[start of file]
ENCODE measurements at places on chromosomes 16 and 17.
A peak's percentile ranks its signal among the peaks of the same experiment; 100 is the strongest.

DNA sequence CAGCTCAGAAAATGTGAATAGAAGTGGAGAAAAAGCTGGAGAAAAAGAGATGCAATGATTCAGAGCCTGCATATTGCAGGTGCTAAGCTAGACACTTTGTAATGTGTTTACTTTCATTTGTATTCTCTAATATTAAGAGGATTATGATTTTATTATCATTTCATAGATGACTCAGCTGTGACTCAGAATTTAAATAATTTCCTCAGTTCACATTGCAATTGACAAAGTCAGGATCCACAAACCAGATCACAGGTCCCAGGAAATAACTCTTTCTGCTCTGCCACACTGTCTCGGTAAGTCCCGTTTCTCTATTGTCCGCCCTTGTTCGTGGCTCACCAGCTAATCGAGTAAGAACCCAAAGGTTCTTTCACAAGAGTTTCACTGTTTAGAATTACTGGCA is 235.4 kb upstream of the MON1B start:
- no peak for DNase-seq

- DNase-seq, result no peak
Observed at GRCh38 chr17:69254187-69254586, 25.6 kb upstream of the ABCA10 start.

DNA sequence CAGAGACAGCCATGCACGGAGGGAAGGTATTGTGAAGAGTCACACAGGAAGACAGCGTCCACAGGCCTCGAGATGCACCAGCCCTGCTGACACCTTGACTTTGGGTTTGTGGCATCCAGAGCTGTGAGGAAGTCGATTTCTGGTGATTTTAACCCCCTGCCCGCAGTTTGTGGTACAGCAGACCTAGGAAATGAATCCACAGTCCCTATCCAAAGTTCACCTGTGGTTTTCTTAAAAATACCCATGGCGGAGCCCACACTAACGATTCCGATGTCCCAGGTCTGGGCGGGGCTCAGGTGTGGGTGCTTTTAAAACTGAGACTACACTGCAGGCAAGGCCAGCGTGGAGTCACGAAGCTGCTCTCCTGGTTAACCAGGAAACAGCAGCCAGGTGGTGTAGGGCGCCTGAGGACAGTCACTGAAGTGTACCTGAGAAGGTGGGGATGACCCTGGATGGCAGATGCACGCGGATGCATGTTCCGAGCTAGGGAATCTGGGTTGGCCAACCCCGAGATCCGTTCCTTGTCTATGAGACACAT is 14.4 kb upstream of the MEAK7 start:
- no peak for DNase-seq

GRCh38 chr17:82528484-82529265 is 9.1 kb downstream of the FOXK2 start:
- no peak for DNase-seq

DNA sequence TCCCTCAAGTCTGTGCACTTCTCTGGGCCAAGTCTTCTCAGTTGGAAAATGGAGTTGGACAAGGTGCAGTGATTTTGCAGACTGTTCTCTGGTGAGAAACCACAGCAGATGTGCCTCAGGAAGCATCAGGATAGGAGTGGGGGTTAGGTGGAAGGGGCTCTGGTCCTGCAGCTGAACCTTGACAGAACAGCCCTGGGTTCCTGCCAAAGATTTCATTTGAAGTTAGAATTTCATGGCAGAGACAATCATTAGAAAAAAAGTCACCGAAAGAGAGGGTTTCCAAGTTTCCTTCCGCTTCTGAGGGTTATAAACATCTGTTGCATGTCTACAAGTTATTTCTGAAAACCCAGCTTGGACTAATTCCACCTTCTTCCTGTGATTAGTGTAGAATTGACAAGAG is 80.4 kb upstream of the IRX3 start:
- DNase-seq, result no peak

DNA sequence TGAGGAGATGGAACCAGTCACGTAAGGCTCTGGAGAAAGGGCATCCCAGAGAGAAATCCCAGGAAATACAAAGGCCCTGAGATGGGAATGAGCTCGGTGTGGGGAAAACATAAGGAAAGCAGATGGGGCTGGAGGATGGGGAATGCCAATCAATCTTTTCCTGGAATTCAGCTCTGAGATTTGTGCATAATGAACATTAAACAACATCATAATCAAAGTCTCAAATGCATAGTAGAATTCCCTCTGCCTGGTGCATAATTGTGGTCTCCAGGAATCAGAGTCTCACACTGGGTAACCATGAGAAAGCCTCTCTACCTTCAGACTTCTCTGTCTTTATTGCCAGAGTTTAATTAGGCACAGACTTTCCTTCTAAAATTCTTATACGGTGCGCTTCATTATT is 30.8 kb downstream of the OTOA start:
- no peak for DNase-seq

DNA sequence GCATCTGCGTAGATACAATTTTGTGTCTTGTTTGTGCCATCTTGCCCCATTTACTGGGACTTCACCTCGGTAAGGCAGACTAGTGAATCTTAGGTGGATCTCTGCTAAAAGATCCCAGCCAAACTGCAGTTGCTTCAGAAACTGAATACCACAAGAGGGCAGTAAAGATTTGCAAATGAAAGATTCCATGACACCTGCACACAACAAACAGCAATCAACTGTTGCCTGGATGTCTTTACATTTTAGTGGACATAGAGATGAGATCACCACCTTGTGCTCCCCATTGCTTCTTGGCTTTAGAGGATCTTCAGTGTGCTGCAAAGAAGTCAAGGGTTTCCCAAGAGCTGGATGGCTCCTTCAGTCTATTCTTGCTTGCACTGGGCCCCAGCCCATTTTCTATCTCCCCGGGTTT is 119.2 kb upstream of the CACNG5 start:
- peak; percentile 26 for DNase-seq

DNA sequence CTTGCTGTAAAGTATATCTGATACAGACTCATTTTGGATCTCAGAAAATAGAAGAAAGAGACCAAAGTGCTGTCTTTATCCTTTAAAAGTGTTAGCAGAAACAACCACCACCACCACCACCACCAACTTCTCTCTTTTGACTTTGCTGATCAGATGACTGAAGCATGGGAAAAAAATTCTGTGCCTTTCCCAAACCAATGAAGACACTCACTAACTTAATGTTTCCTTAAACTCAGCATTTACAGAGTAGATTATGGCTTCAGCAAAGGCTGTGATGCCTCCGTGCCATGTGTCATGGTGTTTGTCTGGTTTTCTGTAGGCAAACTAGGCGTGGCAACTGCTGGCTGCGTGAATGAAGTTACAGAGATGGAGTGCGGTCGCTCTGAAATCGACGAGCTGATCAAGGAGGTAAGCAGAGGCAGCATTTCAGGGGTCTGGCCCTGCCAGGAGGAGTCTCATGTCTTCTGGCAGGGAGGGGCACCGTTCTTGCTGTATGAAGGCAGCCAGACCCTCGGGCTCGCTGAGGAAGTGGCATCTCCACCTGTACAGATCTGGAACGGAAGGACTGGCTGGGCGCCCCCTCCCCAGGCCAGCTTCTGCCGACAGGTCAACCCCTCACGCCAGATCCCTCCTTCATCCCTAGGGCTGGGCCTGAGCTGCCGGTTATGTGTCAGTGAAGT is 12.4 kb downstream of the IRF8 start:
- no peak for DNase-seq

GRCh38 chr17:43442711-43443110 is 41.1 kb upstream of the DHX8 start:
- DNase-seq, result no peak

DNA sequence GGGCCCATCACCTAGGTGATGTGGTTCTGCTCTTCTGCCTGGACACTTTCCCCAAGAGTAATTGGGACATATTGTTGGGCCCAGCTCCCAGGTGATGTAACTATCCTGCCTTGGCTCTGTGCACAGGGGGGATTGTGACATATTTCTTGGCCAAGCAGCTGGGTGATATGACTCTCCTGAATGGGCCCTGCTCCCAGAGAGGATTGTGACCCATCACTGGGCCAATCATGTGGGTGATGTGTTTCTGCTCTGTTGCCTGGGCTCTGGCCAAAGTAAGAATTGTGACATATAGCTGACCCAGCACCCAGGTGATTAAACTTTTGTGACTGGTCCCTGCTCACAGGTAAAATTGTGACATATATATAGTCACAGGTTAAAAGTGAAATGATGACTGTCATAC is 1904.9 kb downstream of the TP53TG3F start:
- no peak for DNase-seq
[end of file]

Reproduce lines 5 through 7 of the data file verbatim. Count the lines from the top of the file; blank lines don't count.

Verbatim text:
- DNase-seq, result no peak
Observed at GRCh38 chr17:69254187-69254586, 25.6 kb upstream of the ABCA10 start.

DNA sequence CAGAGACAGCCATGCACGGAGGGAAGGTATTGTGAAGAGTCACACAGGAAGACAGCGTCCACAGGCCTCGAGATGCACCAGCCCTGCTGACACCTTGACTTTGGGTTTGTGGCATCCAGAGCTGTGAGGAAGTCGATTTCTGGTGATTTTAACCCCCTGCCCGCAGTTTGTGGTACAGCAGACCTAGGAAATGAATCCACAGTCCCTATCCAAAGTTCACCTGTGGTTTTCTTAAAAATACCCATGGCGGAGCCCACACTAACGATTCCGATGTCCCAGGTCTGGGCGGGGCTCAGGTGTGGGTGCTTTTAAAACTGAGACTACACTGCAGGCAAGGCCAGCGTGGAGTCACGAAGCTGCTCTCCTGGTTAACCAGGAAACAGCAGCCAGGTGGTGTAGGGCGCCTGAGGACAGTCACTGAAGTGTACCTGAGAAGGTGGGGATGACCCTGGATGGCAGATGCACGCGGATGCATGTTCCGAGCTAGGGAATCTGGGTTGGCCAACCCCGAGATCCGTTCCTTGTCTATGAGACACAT is 14.4 kb upstream of the MEAK7 start: